Little Miss Muffet had it all wrong. There was no need for the famous nursery-rhyme character to be frightened by her eight-legged lunch companion. In fact, these beneficial critters are great friends to gardeners.
Spiders are arachnids, not insects. They have two body segments instead of three, eight legs instead of six, and no antennae or wings. Unlike insects, spiders possess special body parts, called spinnerets, that allow them to spin webs.
All spiders are predators. They immobilize their prey with venom injected through specially designed fangs. The vast majority of the roughly 3,000 species that inhabit North America, however, are completely harmless to people. In fact, most species lack mouthparts that can penetrate human skin. Of those that can, there are only three that pose any threat to people: the black widow, the brown recluse, and the hobo.
The stereotypical spider spins a web in the vegetation and waits patiently for an insect to stumble or fly into the sticky threads and become trapped. Many of the most commonly seen spiders use this method. Other species don’t use webs at all to capture their prey. Wolf spiders, for example, stalk and actively hunt for their food on the ground. Jumping spiders also stalk their prey and, as their name suggests, capture food with impressive pounces many times their body length. Other spiders, such as crab spiders, lie waiting in camouflage for an unsuspecting insect to come within striking range. Some spider species even inhabit tunnels or funnel-shaped webs from which they snatch prey.
One thing is true of all spiders: They’re phenomenal predators of a vast array of insect pests. Collectively, spiders consume everything from aphids and beetles to moths and mosquitoes. Anyone with a garden—indeed, anyone who spends any time outdoors—should welcome spiders. Use these tactics to attract spiders to your garden:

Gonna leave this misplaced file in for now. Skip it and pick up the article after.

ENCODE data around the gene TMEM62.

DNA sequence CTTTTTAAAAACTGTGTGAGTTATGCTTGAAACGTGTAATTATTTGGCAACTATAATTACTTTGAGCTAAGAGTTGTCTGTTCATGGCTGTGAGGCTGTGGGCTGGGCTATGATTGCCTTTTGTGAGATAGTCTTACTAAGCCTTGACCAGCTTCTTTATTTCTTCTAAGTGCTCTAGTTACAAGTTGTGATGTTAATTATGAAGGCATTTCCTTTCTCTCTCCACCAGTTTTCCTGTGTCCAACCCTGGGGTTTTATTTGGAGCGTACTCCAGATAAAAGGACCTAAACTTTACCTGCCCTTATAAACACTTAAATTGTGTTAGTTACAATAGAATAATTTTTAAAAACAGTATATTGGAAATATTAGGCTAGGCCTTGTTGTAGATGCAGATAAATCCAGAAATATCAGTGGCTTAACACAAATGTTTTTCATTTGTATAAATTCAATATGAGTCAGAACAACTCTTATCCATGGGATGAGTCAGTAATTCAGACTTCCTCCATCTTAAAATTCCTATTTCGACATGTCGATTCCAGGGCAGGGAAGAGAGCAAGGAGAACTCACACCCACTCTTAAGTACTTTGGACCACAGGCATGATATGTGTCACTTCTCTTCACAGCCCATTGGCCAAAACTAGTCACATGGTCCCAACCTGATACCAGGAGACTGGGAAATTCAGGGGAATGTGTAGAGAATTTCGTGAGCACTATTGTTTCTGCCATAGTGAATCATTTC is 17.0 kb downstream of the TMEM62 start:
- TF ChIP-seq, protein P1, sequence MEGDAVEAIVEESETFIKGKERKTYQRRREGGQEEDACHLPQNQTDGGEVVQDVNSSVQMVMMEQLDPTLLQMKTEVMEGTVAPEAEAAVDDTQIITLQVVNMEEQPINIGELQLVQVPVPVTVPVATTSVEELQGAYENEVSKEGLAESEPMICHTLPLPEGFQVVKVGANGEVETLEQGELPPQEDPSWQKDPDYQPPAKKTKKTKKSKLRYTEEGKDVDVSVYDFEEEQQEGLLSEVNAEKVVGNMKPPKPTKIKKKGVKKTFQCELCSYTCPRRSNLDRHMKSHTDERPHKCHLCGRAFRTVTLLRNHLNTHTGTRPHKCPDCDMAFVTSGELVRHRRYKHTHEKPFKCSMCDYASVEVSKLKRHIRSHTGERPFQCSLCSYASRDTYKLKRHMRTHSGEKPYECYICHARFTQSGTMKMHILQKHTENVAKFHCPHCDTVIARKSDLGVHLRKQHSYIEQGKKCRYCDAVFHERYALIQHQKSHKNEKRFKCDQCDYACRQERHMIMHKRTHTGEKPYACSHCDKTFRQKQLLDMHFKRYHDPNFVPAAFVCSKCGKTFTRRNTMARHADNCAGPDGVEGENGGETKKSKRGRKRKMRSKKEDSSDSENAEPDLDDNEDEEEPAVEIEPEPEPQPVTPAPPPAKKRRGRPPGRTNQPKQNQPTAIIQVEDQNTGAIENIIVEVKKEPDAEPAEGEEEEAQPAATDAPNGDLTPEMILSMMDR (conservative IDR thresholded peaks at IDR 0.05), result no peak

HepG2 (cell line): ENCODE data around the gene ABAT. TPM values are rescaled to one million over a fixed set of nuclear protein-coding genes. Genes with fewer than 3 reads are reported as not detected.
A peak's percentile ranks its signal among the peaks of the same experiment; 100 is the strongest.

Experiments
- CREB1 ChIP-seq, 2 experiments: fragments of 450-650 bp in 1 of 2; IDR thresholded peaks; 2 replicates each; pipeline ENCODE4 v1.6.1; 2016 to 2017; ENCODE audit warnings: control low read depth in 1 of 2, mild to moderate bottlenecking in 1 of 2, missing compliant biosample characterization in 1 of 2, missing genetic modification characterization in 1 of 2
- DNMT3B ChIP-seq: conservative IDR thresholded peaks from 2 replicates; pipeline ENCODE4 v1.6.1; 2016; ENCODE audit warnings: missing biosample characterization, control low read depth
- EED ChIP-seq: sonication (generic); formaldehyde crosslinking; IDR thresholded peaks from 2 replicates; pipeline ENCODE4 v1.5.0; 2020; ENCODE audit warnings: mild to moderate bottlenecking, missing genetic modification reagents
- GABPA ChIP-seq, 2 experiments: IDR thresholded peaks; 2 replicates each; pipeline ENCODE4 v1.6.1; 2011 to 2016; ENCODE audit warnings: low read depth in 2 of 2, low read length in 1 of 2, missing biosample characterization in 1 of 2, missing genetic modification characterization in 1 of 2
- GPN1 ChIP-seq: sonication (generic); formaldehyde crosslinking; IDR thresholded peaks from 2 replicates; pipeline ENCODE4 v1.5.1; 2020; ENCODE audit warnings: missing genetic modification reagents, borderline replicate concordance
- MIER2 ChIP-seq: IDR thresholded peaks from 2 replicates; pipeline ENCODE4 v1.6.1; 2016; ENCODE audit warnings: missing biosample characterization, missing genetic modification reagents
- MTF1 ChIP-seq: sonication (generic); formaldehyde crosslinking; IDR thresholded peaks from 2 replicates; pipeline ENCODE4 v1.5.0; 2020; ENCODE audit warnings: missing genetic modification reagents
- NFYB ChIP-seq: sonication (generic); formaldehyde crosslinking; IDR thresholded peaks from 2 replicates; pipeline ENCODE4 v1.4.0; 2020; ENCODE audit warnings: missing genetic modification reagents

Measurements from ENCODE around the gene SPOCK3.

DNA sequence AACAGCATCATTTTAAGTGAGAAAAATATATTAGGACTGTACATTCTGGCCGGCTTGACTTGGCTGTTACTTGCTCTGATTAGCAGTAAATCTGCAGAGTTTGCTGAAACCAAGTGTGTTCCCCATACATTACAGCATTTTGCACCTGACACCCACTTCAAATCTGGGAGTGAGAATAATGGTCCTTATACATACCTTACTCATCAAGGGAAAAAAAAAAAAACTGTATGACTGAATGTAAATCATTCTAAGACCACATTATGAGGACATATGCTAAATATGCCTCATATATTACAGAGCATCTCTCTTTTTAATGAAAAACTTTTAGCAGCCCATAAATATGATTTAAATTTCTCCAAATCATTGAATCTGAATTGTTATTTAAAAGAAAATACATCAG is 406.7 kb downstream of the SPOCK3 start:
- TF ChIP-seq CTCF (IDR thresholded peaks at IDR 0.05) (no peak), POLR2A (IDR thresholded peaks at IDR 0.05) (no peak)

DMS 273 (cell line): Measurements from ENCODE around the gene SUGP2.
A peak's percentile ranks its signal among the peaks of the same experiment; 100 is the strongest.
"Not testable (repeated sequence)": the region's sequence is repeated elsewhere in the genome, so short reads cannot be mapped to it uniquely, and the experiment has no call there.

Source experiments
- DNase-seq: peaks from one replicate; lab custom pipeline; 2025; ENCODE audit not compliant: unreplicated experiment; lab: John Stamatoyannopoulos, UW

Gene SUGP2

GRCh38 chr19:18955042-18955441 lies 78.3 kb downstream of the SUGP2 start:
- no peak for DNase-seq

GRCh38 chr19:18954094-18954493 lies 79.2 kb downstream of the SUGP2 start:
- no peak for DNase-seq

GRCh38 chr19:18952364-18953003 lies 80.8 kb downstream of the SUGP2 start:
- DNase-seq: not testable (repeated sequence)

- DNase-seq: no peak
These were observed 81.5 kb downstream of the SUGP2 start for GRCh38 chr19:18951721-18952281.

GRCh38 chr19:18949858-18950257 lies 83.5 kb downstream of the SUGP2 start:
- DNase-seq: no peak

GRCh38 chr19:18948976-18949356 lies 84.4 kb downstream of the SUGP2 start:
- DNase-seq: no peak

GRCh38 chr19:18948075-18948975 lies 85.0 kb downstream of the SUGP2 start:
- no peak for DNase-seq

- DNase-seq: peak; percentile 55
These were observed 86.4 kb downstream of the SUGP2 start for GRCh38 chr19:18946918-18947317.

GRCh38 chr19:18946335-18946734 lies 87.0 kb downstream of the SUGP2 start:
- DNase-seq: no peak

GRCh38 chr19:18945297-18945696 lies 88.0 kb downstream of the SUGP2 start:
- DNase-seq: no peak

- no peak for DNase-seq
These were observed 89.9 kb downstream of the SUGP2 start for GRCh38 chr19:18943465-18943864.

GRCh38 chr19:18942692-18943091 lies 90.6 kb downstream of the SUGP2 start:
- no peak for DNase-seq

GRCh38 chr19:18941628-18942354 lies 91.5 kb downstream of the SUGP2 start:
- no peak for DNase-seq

Eliminate pesticides. Powerful chemical sprays temporarily eliminate pests, but many also kill pest predators such as spiders. It’s much more sustainable and healthy to practice organic gardening and rely on natural pest predators.
Provide a diversity of plants. They attract many more spiders than a lawn alone.
Build a brush pile or rock wall. They make excellent hunting grounds for spiders. If you live in an area with venomous spiders, wear gloves when moving brush or rocks, and you’ll be safe from accidental bites.
Leave part of your yard a little overgrown. Spiders overwinter as adults inside or under dead vegetation, or as egg cases. They help ensure a healthy spider population next spring, ready to gobble unsuspecting garden pests.
Fun Facts About Spiders
• Despite their fearsome appearance, tarantulas do not have venom that’s deadly to humans, and they bite only if severely threatened. They’re the largest spiders in North America. Several species inhabit southern and desert areas.
• The black widow is aptly named; females of this species eat males after mating.
• Many spider species have eight eyes. If you go out on a summer night with a flashlight and shine it on the ground, you may be greeted by the eye-shine of wolf spiders hunting in your yard.
• Argiope spiders weave a thick zigzag pattern in the center of their otherwise hard-to-see webs. It provides a visual cue to birds and larger animals to avoid the web so spiders don’t have to waste energy rebuilding torn webs.
David Mizejewski is the author of Attracting Birds, Butterflies, and Other Backyard Wildlife (Creative Homeowner, 2004), the host of Animal Planet’s “Backyard Habitat,” and a naturalist with the National Wildlife Federation.